False reports deceived millions of social media users in 2016. Don’t be shocked—be vigilant
BY NOW, it’s clear that enterprising profiteers, right-wing extremists, and Russian propagandists used Facebook to circulate manipulative and untrue reports throughout 2016, misinforming millions of voters and, some say, tilting the election in Trump’s favor. Though CEO Mark Zuckerberg initially scoffed at his platform’s problem, the company—following Google’s lead— responded to public outrage by formally announcing it would work to suppress fake news.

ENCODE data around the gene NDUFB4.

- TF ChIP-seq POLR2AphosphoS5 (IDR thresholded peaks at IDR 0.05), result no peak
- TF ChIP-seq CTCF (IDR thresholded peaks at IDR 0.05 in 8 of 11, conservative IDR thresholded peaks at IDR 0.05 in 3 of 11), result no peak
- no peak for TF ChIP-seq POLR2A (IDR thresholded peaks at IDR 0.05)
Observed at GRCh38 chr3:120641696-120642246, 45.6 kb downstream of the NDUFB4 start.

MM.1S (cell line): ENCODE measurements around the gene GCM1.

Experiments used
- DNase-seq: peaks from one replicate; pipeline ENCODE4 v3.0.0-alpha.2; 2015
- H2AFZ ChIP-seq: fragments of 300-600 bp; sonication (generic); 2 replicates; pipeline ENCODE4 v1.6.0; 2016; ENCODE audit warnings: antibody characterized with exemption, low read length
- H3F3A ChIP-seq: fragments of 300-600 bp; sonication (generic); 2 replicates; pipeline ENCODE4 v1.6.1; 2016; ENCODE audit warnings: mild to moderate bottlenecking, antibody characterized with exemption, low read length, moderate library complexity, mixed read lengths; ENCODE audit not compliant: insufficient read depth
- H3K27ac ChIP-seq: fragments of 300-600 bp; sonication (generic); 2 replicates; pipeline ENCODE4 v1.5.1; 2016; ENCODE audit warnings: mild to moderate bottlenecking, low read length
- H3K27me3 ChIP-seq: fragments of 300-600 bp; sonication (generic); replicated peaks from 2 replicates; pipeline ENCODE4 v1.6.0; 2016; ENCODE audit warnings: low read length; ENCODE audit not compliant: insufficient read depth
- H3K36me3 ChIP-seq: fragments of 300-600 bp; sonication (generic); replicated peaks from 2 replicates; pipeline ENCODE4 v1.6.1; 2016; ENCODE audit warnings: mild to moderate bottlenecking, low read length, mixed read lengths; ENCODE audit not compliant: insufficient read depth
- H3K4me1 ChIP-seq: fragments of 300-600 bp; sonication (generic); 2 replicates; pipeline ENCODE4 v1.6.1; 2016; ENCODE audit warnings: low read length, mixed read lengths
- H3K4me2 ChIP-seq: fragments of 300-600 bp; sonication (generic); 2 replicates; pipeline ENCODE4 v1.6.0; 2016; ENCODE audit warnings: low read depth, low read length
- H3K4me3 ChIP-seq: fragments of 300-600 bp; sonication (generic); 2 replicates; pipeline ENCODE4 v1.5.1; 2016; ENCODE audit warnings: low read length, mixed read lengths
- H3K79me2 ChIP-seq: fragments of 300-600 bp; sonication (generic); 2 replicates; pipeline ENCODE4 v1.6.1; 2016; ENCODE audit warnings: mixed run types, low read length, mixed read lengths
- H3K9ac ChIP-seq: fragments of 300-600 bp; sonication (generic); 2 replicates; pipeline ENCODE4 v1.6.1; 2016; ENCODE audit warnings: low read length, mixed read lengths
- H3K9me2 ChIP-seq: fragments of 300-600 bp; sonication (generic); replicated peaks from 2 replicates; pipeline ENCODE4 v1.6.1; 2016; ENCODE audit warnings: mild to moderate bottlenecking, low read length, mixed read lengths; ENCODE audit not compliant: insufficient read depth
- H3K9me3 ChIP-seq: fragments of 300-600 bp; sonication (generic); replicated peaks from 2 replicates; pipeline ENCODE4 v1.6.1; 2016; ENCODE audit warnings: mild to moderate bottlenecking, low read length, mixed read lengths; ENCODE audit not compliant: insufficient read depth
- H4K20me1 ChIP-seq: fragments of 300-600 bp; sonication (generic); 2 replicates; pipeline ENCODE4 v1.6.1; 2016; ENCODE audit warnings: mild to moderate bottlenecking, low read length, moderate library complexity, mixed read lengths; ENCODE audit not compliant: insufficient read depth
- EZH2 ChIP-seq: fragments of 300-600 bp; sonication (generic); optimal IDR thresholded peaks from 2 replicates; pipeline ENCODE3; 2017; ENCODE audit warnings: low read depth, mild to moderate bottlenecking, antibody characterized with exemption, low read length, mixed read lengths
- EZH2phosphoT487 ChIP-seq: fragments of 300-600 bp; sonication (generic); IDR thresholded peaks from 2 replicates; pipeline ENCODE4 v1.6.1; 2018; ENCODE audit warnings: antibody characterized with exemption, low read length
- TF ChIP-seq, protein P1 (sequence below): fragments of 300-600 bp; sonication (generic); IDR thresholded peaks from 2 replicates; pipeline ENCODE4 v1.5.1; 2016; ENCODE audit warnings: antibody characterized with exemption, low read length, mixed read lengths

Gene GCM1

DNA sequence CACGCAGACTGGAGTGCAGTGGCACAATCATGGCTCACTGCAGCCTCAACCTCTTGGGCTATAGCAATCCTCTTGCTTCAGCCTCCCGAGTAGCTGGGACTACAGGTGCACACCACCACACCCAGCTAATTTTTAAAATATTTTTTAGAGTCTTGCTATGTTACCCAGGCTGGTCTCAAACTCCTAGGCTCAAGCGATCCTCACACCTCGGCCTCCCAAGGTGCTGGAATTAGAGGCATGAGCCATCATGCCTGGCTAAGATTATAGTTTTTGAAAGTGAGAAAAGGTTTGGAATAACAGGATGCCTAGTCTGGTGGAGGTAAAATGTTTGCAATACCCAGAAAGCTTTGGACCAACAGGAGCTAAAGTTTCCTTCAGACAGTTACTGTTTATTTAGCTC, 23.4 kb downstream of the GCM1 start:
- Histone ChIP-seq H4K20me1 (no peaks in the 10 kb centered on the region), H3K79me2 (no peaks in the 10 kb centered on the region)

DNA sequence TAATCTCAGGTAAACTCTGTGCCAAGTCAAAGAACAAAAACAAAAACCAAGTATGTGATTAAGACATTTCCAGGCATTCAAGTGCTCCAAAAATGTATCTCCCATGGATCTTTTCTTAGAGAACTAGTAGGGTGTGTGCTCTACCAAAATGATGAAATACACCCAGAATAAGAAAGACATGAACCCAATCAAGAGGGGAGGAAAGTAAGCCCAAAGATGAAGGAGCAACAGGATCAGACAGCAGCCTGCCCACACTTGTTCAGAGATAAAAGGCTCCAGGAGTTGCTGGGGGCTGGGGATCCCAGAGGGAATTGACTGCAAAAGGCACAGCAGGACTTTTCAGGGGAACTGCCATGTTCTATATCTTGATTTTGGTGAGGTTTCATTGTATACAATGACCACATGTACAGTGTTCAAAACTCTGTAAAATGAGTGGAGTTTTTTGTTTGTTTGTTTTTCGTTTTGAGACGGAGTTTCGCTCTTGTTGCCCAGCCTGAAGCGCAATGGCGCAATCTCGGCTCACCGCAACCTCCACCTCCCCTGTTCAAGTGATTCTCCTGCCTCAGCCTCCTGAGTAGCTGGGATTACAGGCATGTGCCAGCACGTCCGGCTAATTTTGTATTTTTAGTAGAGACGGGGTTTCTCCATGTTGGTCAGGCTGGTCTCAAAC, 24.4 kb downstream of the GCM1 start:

Inherent in our anger about this deception is the idea that anyone’s opinion could be “corrected” if only he or she were spoon-fed the “right” stories. Yet the news has never been a collection of pure, prefab truths that impartial reporters happen to find lying around. Instead, all journalism is manufactured truth, to some degree. No matter the source, readers must ask why it was made and what demands it was created to meet. The right question isn’t “Is this news true?” but “Why was this presented as news?”